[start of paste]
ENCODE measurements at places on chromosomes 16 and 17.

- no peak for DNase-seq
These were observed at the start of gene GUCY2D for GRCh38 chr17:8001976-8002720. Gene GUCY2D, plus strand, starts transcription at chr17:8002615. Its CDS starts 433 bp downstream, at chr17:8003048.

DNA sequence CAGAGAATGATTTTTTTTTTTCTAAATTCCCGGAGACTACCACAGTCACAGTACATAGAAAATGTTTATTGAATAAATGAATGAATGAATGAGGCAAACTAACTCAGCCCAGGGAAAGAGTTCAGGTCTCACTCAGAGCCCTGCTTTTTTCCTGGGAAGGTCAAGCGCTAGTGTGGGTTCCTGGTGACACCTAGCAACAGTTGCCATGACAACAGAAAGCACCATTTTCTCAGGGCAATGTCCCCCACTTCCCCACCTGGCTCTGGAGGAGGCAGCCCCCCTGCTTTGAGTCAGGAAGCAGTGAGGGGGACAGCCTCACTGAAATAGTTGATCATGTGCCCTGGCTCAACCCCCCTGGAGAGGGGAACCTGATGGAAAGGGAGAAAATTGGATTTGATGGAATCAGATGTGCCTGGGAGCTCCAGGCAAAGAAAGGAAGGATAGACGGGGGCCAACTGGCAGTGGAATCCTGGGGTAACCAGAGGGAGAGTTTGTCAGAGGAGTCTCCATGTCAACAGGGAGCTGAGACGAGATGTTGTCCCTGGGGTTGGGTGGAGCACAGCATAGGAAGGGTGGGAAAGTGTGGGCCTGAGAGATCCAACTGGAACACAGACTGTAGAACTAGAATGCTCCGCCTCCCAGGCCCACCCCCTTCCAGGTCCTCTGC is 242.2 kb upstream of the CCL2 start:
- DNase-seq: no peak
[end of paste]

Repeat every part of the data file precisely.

ENCODE measurements at places on chromosomes 16 and 17.

- no peak for DNase-seq
These were observed at the start of gene GUCY2D for GRCh38 chr17:8001976-8002720. Gene GUCY2D, plus strand, starts transcription at chr17:8002615. Its CDS starts 433 bp downstream, at chr17:8003048.

DNA sequence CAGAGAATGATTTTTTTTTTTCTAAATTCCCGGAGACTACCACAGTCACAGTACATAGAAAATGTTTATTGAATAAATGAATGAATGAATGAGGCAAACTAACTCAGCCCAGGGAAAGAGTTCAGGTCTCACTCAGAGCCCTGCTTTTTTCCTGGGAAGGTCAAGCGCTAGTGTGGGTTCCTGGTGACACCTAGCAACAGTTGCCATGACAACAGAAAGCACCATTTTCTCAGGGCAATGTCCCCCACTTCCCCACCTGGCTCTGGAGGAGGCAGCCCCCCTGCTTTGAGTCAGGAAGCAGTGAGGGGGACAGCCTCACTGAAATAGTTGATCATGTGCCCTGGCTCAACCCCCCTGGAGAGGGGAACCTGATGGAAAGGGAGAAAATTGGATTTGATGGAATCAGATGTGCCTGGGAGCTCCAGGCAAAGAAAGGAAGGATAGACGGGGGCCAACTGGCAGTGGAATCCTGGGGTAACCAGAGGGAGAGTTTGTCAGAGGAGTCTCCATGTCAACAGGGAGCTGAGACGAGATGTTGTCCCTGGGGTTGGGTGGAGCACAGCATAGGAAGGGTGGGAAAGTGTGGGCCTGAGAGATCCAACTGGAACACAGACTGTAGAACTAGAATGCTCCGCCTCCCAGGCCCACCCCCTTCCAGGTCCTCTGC is 242.2 kb upstream of the CCL2 start:
- DNase-seq: no peak